Kamala Harris, Al Sharpton deliver strong messages at Tyre Nichols’ funeral

There was a common theme at the 29-year-old’s funeral
Kamala Harris, Al Sharpton deliver strong messages at Tyre Nichols' funeral
Kamala Harris (Photo credit: Shutterstock.com / vasilis asvestas)

MEMPHIS, TENNESSEE – The funeral for Tyre Nichols began with host of drummers who marched into the sanctuary of Mississippi Boulevard Christian Church singing, “We love you, Tyreeeee.” There was a beautiful obituary designed by Angeliq Creations, filled with pictures of Nichols and photos that he took during his career as a photographer.

“People have a story to tell,” Nichols once said, as quoted in the program. “Why not capture it [in pictures] instead of doing the ‘norm’ and writing it down or speaking it?”

The 29-year-old is survived by his son, Milo.

The service was the latest platform for social justice leaders to voice objections to the way Nichols died, as a result of being beaten by multiple Memphis police officers during a traffic stop on Jan. 7. The Rev. Al Sharpton delivered the eulogy and special guest Vice President Kamala Harris spoke as well with similar messages of how to move forward after Nichols’ tragic loss.

“I was, as a senator — as a United States senator — a co-author of the original George Floyd Justice in Policing Act,” Harris said. “And as vice president of the United States, we demand that Congress pass the George Floyd Justice in Policing Act. Joe Biden will sign it. And we should not delay, and we will not be denied. It is nonnegotiable.”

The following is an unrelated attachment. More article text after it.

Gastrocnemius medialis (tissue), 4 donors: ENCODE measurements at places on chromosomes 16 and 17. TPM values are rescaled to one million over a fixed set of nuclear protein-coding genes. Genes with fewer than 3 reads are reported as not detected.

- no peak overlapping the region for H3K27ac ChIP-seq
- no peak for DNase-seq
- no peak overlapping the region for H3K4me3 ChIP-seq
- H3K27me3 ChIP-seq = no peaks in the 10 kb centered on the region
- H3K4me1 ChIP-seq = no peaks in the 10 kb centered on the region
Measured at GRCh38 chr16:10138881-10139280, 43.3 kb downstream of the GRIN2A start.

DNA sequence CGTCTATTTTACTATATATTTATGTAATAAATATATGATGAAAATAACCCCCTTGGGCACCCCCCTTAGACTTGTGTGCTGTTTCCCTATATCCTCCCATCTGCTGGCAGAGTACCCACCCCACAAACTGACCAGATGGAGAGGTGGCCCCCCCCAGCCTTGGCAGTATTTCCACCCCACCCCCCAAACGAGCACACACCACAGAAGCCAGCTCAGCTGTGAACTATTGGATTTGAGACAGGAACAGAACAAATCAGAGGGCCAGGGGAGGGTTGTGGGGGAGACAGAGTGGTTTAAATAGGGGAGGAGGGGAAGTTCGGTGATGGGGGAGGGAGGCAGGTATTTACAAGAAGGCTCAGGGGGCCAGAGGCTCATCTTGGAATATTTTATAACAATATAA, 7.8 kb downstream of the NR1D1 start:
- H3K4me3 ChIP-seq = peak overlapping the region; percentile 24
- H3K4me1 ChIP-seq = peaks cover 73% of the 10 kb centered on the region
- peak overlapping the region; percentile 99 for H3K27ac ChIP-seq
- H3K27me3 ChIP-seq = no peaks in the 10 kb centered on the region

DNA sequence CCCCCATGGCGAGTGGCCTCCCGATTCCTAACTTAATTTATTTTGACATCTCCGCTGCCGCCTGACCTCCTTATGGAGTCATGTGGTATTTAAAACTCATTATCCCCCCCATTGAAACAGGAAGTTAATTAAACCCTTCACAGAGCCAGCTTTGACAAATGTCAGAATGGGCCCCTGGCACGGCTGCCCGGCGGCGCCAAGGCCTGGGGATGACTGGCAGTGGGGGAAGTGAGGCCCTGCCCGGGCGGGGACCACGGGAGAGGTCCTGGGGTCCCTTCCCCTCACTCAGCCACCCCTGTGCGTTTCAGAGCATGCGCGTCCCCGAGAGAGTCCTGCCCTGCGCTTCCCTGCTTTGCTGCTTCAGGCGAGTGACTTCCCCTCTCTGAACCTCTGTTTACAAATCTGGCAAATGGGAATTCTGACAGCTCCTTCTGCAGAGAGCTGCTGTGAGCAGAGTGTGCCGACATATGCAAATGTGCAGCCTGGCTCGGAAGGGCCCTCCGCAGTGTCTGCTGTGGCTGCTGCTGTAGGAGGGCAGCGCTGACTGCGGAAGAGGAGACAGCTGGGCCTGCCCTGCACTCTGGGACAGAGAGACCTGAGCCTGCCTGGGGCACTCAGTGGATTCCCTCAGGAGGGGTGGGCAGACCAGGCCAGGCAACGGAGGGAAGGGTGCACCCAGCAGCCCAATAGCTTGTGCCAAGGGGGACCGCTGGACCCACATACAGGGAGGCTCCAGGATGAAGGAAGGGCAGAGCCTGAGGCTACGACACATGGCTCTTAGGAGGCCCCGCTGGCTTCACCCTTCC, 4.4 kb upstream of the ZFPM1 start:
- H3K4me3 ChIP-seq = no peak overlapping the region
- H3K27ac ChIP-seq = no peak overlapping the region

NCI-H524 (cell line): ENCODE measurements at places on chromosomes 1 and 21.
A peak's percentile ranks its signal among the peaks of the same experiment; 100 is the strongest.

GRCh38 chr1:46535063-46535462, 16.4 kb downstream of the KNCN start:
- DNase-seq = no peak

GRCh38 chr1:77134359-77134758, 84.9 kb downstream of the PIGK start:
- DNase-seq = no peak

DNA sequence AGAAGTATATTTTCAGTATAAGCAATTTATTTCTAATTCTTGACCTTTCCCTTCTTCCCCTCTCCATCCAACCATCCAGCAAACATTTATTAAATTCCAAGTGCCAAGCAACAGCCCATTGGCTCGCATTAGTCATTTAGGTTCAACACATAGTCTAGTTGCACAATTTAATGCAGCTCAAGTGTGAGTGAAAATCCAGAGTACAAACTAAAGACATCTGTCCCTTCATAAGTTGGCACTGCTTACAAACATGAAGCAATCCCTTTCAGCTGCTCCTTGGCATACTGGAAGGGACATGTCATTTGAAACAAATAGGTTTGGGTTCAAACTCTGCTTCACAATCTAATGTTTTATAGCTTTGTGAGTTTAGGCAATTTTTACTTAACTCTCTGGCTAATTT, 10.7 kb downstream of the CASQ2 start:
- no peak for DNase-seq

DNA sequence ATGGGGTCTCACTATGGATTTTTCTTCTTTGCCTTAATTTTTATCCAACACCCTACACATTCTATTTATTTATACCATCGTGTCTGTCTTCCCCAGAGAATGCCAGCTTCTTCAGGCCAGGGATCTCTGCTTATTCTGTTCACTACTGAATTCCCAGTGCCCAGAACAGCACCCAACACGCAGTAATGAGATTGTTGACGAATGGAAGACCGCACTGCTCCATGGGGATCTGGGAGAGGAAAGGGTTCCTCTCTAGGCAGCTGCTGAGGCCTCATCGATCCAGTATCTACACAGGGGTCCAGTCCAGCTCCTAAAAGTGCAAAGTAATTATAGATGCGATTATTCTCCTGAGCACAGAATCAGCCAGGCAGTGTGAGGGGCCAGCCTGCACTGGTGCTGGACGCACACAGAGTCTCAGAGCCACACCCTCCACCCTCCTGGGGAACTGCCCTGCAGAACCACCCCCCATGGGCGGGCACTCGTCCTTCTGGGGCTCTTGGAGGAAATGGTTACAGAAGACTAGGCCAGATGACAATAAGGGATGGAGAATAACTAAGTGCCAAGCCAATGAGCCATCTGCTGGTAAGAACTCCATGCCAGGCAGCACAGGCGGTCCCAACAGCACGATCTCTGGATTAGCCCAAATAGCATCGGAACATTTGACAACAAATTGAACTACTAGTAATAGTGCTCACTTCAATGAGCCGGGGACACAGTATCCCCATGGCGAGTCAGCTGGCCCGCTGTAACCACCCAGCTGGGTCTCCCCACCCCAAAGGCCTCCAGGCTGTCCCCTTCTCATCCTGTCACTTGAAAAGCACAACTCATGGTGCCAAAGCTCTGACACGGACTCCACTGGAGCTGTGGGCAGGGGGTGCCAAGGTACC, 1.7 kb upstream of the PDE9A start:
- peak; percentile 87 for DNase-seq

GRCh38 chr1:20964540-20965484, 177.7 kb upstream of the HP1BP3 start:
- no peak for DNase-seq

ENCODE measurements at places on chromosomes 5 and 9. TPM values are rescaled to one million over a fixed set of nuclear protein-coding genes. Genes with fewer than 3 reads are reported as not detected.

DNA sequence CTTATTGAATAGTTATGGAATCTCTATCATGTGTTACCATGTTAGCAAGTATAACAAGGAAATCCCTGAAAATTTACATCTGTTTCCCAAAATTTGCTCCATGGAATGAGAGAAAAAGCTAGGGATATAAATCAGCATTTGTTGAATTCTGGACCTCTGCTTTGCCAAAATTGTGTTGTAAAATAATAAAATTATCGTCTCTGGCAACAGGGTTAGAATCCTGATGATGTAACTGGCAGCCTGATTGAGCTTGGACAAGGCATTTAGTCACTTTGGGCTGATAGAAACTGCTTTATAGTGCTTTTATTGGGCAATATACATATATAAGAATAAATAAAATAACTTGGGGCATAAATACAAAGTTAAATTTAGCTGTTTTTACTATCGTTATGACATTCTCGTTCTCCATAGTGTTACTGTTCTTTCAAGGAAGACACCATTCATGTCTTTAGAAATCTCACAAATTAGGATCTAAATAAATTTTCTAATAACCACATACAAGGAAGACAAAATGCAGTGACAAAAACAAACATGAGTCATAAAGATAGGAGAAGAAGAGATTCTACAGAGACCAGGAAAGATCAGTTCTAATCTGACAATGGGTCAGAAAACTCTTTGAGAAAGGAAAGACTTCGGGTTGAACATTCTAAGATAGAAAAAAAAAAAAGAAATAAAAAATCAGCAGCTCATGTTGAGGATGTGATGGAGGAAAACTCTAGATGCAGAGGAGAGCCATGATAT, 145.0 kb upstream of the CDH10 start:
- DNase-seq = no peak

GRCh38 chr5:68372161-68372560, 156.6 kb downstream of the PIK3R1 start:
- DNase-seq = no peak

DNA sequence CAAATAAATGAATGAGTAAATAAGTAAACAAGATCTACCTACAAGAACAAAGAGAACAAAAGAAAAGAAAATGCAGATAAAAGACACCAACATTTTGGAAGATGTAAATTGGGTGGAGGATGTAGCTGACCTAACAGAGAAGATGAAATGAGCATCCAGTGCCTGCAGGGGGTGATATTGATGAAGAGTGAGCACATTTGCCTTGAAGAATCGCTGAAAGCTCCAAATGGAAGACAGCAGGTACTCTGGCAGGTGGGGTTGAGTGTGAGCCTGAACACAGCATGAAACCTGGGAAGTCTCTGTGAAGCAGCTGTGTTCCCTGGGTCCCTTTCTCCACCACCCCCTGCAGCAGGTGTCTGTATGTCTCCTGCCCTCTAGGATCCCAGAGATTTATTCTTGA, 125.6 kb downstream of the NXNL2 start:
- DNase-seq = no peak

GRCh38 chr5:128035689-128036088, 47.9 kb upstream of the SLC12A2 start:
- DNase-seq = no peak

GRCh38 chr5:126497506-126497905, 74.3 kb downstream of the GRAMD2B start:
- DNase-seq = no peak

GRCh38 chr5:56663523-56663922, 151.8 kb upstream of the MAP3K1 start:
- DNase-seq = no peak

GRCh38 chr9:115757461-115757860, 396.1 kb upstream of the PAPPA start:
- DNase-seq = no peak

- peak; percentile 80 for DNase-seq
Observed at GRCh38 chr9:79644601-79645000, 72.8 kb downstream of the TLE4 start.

Harris even cited the Bible as a way to further justify the next tangible steps to end the issue of police brutality in America, with family members of Eric Garner, Breonna Taylor and George Floyd also present.

“Luke 1:79, which tells us God will help us to shine a light ‘upon those who sit in darkness and in the shadow of death, to guide our feet in the way of peace'” Harris said. “Let our memory of Tyre shine a light on the path toward peace and justice.”

The George Floyd Justice in Policing Act of 2021 is a bill that would hold law enforcement accountable for misconduct, limit qualified immunity as a defense to liability, and allow the Department of Justice to have subpoena power in pattern-or-practice investigations.

“It establishes a framework to prevent and remedy racial profiling by law enforcement at the federal, state and local levels,” a summary of the bill reads on congress.gov. “It also limits the unnecessary use of force and restricts the use of no-knock warrants, chokeholds and carotid holds.”

The House passed the bill in March 2021, but the Senate hasn’t voted on it yet, as of Feb. 2, 2023.

“George Floyd was murdered almost a year ago,” President Joe Biden said in April 2021, according to NBC News. “It shouldn’t take a whole year to get this done.”

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